PhD graduate & ex-research scientist turned full-time music producer (Ft. Dr Kang Kee)

Published on May 11, 2022

As part of the Faces Of Vesak series, we met with Dr Kang Kee who left his job as a research scientist in order to create a social impact to the community. We learned about what inspires him to keep going on after more than 10 years, and how Buddhist music has helped make a difference in people’s lives.

The contents of this article are extracted from a podcast interview with Bro Kang Kee. Listen to the full episode here:

Photo of Dr Ng Kang Kee, co-founder of Happy Studio, on the second left

Q: Tell us more about yourself and how you got started.

I grew up in Malaysia. When I was in secondary school, I joined Buddhist groups, and also a Buddhist society in school. At the same time, that’s where I learned guitar and songwriting. And because of that, I have a lot of opportunity to share my compositions with my fellow Buddhist friends in the circle. And eventually I was spotted by some teachers. And they brought me to a bigger platform where I could share all my songs and so on. That’s where I started to build my passion in music.

And this is a good platform because at the same time, I learned that music is a very effective tools to bring positive message to people. After that, I graduated as an engineer, I came back from the states. I studied in a U.S university, graduated from there, then I came back, I worked as engineers for a few years before I became a full-time music producer for eight months in Malaysia.

But it didn’t work out because I think it’s very hard to survive as a full-time music producer. So after eight months, I went back to being an engineer. That’s when I travelled to Singapore. And subsequently, I have been here in Singapore as an engineer and as a research scientist for about maybe 17 years. After which, I became a full time music producer again because mainly because of the passions that I have in music, and also the belief that music can be a very good tool to bring positive message to people.

Q: From being a research scientist to a musician, and to be doing it full time. That’s quite a big transition. Considering that it is quite tough to make a living in the music industry, what motivated you to take that leap to come back to pursue music again? After 17 years, what changed?

Nothing changed that is why I came back again – My mentality and the passions in music didn’t change. But of course, this time, I am definitely more mature. There were a lot more considerations to make, but this is more of a personal decision made at the right time.

Given the conditions at the time when I made this decision (to be a full-time music producer), the conditions and the decisions that I have made were an accumulation of the effort I’ve put in for the past 20 years.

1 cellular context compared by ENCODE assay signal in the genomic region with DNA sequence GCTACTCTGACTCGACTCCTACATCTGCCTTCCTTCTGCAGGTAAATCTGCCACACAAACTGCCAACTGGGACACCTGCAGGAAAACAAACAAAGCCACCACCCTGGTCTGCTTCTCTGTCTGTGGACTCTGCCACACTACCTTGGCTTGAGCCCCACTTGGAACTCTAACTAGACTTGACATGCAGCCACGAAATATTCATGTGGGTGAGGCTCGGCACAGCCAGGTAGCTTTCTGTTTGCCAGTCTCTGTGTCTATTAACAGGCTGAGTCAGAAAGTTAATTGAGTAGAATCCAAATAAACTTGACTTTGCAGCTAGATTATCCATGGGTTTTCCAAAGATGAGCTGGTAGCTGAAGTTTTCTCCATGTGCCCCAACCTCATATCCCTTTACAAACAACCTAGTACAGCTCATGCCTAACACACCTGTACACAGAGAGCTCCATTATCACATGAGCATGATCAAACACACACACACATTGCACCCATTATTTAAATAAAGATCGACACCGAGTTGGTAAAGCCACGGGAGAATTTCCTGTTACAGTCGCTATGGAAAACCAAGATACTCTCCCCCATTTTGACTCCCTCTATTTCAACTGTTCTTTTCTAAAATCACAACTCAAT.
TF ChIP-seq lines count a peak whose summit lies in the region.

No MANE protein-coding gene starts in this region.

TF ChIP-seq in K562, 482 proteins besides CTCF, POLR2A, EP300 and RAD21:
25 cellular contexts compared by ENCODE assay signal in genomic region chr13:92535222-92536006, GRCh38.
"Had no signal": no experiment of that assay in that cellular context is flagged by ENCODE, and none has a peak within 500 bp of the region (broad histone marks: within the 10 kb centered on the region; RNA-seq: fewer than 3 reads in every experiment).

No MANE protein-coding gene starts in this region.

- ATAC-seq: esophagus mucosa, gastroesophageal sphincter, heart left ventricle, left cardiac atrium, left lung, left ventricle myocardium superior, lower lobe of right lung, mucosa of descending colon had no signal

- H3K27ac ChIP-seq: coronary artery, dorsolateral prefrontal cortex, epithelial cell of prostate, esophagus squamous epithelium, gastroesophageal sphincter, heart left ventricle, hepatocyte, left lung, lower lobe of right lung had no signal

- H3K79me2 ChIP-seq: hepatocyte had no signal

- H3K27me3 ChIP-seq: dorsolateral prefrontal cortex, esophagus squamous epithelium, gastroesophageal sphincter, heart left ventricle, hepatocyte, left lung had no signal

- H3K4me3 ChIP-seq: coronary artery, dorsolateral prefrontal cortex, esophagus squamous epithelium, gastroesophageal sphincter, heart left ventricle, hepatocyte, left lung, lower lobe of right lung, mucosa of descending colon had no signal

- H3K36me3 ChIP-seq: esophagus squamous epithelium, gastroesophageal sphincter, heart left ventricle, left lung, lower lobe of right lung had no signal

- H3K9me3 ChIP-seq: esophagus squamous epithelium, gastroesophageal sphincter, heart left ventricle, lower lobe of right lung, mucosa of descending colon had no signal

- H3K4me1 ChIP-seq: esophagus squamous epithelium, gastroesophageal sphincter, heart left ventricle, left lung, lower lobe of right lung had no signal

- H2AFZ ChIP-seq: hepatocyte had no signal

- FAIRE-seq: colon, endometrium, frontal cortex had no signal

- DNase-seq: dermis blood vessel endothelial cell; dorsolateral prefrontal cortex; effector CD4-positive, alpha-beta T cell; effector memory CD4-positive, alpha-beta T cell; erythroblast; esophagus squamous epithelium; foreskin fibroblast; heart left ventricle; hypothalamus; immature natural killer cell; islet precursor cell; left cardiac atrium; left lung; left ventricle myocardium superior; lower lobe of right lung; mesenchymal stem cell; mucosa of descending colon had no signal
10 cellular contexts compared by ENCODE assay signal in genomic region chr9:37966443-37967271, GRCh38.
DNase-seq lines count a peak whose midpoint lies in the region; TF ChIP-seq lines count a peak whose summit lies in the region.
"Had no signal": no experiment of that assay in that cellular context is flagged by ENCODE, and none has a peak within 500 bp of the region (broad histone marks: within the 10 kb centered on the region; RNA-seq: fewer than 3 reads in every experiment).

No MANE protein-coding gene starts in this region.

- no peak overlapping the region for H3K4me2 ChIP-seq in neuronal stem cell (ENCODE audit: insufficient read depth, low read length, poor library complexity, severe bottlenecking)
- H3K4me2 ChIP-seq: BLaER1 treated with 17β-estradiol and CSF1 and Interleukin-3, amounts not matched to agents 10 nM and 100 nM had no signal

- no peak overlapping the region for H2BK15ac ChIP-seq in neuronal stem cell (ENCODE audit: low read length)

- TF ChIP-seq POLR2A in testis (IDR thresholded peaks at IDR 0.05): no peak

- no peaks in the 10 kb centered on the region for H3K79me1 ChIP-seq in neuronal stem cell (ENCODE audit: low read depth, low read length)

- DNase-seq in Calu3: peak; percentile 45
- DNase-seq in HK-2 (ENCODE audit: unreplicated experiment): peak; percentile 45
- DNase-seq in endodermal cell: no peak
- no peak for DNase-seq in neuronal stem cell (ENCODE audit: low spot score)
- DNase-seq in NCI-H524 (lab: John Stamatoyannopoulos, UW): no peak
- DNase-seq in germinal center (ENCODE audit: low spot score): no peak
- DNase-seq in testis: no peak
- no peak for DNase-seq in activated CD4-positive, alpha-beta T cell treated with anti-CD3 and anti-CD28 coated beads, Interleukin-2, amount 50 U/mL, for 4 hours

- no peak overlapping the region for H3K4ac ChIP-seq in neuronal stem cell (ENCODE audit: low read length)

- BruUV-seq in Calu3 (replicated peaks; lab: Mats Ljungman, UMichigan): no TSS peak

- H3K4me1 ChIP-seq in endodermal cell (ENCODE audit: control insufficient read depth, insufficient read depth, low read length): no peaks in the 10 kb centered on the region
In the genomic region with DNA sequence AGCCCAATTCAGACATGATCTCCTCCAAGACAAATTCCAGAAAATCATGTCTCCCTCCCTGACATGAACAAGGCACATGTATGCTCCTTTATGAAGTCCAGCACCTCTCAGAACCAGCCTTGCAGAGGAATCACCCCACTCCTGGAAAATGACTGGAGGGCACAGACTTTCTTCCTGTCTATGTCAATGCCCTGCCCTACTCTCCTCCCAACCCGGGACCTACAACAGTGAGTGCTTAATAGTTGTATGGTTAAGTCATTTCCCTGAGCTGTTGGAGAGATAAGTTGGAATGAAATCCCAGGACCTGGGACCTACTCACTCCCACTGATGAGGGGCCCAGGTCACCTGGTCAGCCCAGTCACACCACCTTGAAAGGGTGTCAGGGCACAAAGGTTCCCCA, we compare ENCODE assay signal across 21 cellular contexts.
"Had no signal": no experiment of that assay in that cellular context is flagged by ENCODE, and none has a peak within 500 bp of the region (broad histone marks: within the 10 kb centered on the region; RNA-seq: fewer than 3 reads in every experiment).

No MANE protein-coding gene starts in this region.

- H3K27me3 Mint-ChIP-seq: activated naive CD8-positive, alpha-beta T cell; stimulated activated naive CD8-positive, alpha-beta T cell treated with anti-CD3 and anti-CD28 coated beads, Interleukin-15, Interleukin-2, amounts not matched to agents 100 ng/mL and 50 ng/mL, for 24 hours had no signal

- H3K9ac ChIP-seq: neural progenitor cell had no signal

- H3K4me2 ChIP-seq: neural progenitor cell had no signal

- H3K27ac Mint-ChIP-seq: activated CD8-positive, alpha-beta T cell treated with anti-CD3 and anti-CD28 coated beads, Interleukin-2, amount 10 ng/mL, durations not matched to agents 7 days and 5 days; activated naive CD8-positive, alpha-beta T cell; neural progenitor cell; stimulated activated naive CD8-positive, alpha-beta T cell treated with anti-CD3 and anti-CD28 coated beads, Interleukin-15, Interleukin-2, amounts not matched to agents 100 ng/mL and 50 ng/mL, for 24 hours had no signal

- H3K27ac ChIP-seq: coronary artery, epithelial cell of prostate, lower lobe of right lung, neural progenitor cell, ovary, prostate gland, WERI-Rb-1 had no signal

In the past, on top of my full-time career, I would continuously spend my free time to acquire music production knowledge and to work on a lot of different activities and projects for the Buddhist community to continue to do music, to find interest, to work with different people in the music production ecosystem.
All those things lead to the eventual formation of Happy Productions today. Hence, it wasn’t a sudden decision. Rather, it took continuous effort, and when the conditions were right, when the conditions matured, then I made this decision and transit over to become a full-time musician.

Of course, when I planted these seeds 20 years ago, I never had a firm decision that one one day, I would become a full-time music producer. It was an accumulation of conditions led to this decision. I just followed the flow and gave it a try.

Q: Tell us more about why you chose music as a tool to create impact. You could have shared the Dhamma or build a community through other different means such as writing, podcasts, and different formats. Why music?

This is definitely because of my passion and my background. As I mentioned, I started learning music in the Buddhist environment, so I have become attached (to this way of creating impact).

There were a few moments from the past that left a deep impression in my mind. For example, when we graduated, our teachers gave us a space to share our songs with a thousand audiences. The moment when people clapped along with the song, it showed that they were in the moment, and that they were touched by the message of the song. Such a moment etched in my mind and that gave rise to the idea of that I wish to continue to do this.

I also followed the footsteps of the teachers that I’ve learned from. I have a lot of good teachers as I was growing up. They’re all laypeople. Despite their full-time jobs, they sacrificed their free time for us. When we were teenagers, sometimes they had to follow us to disco until midnight. After midnight, they would make tea and drink the tea with us, and talk to us about our problems. I wish that I can do the same for the current youths. I’m motivated to continue to use music as a tool because it is the most effective tool that I have learned so far.

Q: Out of all of the songs that you have produced or have written, is there any one that is very close to heart, or any one that has a special meaning to you?

Every song that I composed definitely has some meaning to me. But as a creative in the creative line, there is a constant doubt whether the songs I wrote are the best I could have written, or whether the melodies are the best, or whether the audio mixing is the best that I could get and so on. But usually those moments are created because of their responses to the songs that I wrote. The important moment for me is when these songs are shared with people and the songs become a part of them.

There is one recent example. I have a very good friend, a very young friend who just passed away a few days ago. For the past five to six years, we organised compositions camps with the youth group in Sarawak, Malaysia. And there was this really talented young boy. He got straight A’s for SPM, which is the equivalent of the O level in Singapore. It was his first semester in the University of Malaysia when he passed away. He collapsed during his sports exercise and passed away.

He joined our composition camp and wrote a song with the team. That song is about home. Because he traveled, he wrote the song for his family. During his funeral, the group of youths sang the song together.